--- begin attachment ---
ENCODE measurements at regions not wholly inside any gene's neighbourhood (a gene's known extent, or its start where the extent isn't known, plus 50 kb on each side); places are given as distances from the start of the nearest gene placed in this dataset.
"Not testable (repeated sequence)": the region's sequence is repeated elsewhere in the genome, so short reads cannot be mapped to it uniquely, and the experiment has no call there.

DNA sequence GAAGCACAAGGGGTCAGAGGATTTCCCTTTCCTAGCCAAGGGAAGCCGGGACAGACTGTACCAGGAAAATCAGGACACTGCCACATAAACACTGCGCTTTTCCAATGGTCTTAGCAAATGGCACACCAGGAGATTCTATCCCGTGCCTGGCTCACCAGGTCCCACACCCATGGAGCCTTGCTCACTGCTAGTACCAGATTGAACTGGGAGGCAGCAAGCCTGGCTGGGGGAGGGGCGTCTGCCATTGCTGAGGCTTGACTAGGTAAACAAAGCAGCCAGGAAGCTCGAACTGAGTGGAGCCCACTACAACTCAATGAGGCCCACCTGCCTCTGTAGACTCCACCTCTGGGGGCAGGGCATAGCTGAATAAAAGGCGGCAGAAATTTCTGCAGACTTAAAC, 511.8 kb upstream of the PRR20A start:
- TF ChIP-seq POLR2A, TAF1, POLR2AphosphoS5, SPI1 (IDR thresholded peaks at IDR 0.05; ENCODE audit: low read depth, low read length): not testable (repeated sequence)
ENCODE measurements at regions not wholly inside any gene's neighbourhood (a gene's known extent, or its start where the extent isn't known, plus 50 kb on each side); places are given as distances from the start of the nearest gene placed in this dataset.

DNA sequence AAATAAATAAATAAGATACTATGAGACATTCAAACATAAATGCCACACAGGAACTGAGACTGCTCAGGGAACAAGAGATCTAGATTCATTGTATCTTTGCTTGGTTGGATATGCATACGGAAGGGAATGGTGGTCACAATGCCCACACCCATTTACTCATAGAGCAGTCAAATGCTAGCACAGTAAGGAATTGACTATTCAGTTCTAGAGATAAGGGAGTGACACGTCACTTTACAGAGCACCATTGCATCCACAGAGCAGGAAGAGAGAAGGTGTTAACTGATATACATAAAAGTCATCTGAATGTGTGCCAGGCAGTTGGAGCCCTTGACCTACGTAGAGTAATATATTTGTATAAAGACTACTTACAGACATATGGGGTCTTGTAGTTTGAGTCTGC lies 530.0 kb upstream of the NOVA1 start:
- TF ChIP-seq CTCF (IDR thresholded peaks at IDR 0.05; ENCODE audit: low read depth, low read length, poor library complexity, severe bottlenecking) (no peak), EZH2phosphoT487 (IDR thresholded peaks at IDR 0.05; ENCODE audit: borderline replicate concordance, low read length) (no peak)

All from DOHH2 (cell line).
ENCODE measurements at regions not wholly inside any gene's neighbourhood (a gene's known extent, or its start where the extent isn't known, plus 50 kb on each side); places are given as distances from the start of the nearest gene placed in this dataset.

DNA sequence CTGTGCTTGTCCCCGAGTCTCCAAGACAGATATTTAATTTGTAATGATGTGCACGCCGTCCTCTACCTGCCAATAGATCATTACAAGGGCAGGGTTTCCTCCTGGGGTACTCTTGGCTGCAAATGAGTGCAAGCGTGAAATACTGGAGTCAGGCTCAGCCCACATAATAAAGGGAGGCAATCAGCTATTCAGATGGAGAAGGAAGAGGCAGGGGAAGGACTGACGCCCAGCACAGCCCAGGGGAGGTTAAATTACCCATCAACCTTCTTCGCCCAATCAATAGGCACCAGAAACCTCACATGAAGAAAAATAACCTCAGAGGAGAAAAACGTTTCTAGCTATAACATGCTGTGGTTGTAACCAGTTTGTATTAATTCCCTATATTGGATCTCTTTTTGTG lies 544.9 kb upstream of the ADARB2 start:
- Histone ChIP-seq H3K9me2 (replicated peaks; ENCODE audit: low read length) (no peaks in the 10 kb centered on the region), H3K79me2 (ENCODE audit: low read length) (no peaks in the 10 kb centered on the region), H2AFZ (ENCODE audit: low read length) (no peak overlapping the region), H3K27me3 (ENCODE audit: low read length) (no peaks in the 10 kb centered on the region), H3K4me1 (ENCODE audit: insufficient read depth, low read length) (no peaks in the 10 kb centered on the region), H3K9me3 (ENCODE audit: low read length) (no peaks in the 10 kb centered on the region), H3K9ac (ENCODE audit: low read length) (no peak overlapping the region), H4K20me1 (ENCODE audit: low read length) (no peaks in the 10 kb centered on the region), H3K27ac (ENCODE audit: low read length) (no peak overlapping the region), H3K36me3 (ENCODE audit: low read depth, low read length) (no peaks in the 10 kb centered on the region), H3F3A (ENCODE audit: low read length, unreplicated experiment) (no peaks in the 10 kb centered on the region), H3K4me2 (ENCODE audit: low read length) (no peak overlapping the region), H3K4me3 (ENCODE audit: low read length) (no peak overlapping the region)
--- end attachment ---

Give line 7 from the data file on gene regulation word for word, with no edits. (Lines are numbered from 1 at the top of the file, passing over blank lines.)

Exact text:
- TF ChIP-seq CTCF (IDR thresholded peaks at IDR 0.05; ENCODE audit: low read depth, low read length, poor library complexity, severe bottlenecking) (no peak), EZH2phosphoT487 (IDR thresholded peaks at IDR 0.05; ENCODE audit: borderline replicate concordance, low read length) (no peak)